Welcome to an exciting year-long project here at The Nerdy. 1980 was an exciting year for films giving us a lot of films that would go on to be beloved favorites and cult classics. It was also the start to a major shift in cultural and societal norms, and some of those still reverberate to this day.
We’re going to pick and choose which movies we hit, but right now the list stands at nearly three dozen.
Yes, we’re insane, but 1980 was that great of a year for film.
The articles will come out – in most cases – on the same day the films hit theaters in 1980 so that it is their true 40th anniversaries. All films are also watched again for the purposes of these reviews and are not being done from memory. In some cases, it truly will be the first time we’ve seen them.
This time around it’s June 13, 1980, and we’re off to see The Children, The Island and Wholly Moses!
Quick side note: Since we launched this series this year, we’ve discovered that Vintage Video Podcast is doing the exact same project with two differences: First, it’s audio (naturally), and second, they are doing every major film. We’ve listened to a couple of episodes and it’s fun checking off their thoughts against my own. Check them out over at Vintage Video Podcast.
On a good day, kids are creepy. Now, imagine that they also have radioactive powers and want to hug you while smiling a super creepy smile?
You’ve just imagined The Children.
The Children is a completely forgettable 1980 horror film that wastes no time in setting up its, “industrial accident leads to killer radioactive zombie children” premise, but then fails to fill in any other holes. You have zero concept of who any of the characters are or the relationships to one another.
Lets take the character of Dee Dee Shore (Rita Montone). When people start dying, the sheriff goes to see her and fill her in. Okay… but… why? Then later, Sandford Butler-Jones (Martin Brennan) comes to town and wants to get through the barricade set up by a deputy. Who does he call to convince the deputy he should be allowed in? Dee Dee.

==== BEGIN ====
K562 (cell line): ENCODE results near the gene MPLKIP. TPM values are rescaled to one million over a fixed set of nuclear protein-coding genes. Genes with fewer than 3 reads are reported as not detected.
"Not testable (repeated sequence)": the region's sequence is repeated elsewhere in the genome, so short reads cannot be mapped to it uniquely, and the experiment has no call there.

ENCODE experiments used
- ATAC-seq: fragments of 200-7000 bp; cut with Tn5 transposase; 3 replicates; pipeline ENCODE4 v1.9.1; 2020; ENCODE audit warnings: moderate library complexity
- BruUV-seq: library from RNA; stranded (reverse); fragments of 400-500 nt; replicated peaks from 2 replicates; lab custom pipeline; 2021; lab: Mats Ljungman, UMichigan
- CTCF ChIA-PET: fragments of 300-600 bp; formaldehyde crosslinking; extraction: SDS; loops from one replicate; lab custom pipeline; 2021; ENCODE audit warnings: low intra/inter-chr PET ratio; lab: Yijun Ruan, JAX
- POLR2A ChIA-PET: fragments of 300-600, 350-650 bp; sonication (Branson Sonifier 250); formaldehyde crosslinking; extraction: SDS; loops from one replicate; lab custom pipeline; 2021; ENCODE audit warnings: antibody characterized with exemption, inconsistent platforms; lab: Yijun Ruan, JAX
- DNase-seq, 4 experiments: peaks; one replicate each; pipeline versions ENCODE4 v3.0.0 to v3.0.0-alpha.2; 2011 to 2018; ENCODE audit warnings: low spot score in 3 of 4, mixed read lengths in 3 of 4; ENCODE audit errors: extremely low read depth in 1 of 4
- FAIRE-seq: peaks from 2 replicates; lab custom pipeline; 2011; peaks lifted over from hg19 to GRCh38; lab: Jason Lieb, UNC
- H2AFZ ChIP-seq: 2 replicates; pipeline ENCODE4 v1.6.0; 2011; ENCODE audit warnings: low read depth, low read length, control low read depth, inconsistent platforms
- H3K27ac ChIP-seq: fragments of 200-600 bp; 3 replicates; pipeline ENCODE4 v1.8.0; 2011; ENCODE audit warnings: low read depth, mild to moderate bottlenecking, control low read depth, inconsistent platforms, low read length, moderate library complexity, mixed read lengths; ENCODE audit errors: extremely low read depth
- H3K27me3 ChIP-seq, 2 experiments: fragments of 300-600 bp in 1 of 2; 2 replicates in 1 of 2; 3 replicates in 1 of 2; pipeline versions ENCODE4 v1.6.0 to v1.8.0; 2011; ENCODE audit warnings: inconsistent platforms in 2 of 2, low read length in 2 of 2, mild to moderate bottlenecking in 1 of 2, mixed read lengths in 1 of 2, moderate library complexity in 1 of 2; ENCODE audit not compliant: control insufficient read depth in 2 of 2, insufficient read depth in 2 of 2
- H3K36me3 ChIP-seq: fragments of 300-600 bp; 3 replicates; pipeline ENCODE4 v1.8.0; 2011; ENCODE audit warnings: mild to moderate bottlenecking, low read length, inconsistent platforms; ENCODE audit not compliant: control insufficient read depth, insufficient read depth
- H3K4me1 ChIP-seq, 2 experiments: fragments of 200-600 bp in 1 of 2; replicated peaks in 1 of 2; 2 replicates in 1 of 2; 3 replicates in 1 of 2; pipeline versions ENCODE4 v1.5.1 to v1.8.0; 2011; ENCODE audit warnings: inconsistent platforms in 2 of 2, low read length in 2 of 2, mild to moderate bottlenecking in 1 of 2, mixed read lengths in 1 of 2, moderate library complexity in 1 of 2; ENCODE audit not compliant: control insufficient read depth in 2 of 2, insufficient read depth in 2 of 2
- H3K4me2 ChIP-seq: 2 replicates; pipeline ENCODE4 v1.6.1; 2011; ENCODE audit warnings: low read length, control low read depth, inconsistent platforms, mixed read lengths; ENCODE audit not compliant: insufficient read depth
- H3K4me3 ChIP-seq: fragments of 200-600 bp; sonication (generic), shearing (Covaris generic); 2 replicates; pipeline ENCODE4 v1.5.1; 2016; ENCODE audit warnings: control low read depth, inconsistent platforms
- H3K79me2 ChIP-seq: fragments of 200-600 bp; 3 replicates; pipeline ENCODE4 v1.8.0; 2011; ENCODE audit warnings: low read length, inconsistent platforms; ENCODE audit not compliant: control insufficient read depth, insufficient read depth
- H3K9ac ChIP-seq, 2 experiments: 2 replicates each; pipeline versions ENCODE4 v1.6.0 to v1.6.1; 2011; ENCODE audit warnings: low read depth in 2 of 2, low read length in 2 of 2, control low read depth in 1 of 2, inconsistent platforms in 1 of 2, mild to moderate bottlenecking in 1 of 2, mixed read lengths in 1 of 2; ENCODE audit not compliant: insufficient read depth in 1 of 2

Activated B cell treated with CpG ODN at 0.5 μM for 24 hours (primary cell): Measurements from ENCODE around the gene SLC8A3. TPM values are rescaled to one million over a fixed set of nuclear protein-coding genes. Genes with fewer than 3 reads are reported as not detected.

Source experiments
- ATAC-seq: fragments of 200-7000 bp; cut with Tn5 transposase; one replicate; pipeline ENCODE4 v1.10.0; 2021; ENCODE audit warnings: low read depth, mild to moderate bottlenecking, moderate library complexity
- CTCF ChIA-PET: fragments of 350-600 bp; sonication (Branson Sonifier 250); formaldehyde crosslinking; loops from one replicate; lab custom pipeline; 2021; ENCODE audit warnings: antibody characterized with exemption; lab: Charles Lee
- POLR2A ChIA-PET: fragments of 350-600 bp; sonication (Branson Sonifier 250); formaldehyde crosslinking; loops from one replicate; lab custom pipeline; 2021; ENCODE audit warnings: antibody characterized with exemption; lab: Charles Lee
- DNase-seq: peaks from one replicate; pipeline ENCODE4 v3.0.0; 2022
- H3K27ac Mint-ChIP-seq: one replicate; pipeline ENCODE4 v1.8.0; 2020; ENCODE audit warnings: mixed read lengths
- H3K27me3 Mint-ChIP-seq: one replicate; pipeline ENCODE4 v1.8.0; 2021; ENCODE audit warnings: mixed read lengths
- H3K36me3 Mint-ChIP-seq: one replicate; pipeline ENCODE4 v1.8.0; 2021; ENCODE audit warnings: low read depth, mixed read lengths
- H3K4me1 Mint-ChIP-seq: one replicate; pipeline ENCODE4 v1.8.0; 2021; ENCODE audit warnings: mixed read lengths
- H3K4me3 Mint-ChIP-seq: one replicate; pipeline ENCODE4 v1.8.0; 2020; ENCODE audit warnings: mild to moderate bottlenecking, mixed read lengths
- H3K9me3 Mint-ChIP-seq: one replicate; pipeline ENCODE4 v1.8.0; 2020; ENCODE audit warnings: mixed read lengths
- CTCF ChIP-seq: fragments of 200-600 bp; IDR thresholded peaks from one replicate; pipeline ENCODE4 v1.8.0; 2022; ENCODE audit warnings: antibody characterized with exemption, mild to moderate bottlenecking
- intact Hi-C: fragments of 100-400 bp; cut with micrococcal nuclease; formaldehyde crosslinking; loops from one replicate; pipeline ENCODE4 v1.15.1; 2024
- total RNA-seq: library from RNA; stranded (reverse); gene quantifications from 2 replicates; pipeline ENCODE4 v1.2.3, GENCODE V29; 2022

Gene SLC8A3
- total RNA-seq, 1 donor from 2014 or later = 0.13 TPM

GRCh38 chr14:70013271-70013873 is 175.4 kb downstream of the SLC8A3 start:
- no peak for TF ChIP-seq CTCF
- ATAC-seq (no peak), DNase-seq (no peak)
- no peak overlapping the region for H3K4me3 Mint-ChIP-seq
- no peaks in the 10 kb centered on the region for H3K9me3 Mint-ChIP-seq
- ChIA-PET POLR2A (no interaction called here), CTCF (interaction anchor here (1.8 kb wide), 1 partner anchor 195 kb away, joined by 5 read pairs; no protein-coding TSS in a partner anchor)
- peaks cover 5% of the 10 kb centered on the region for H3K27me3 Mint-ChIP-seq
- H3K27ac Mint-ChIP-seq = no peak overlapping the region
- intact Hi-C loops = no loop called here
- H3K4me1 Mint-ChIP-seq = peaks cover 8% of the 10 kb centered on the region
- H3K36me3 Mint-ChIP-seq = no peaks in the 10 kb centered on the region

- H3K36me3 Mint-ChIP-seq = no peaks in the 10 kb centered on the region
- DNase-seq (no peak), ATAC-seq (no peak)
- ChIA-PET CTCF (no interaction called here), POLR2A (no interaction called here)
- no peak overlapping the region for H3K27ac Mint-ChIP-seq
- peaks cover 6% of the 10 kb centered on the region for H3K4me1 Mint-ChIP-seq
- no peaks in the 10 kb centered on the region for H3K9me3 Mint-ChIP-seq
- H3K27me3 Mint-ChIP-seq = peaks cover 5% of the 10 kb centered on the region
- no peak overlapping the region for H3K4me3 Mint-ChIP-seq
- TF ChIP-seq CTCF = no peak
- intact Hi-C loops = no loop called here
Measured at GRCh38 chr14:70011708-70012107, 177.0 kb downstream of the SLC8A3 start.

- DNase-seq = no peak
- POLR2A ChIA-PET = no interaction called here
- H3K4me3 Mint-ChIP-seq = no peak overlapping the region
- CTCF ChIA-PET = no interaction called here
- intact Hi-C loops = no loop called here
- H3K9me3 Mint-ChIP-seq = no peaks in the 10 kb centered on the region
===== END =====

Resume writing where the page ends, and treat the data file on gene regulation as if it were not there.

Oh yeah, and you never see Sanford again. He just drives off into the ether apparently.
But where the film goes completely off the rails is you see the mist form that will turn the kids into radioactive zombies, you assume it’s localized. Later in the movie you hear a radio report that it is happening all over the region. No clue how or why, but it is.
If anything, The Children felt like a relic of your 1950s and 60s B-films that someone just decided, “Oh, what the heck… lets make it for fun.”
The 1980s were a weird decade for Michael Caine. If he isn’t sleeping with underage girls in Blame it on Rio, apparently, he’s being kidnapped by pirates and being forced to perform frig-frig.
The Island is a completely insane film that kicks off with the concept that over 600 ships have gone missing in the Caribbean over a three-year span, and… no one cares? And even after reporter Blair Maynard (Caine) feels it’s worth a story, he has to go there on his own on the weekend he has custody of his son, Justin (Jeffrey Frank).
Things go wrong and it turns out that all of these boats have gone missing due to inbred pirates that have lived in seclusion on an island for years. They capture the Maynard family, but not until Blair kills one who was married. His wife now demands that he “make good frig-frig” with her so she can have a baby.
It is a completely bonker movies that I really should dislike, and yet, I can’t stop talking about it with friends and family. You will never hear me refer to it as a ‘good’ movie, but it certainly grabs your attention and makes you want to see if you want to see if you can turn frig-frig into a curse word.
Wholly Moses! desperately wanted to be a series of Saturday Night Live skits about the Old Testament, but it just forget to make any of them funny.
I would say it was trying to go down the same road as Monty Python’s The Life of Brian, just with Moses as opposed to Jesus, but that would be giving it way too much credit for the effort.
Besides a checklist of incredibly funny people such as Madeline Khan and Richard Pryor making insanely brief cameos, there is just nothing really here to enjoy. Herschel’s (Dudley Moore) life has run parallel to Moses’ since birth and it has led him to believe he was he chosen one. He wasn’t.
The movie certainly tries to elicit laughs, but it just never gets there.
1980 Movie Reviews will return on June 20 with The Blues Brothers, Brubaker, and Can’t Stop the Music!
Fun Jug Media, LLC (operating TheNerdy.com) has affiliate partnerships with various companies. These do not at any time have any influence on the editorial content of The Nerdy. Fun Jug Media LLC may earn a commission from these links.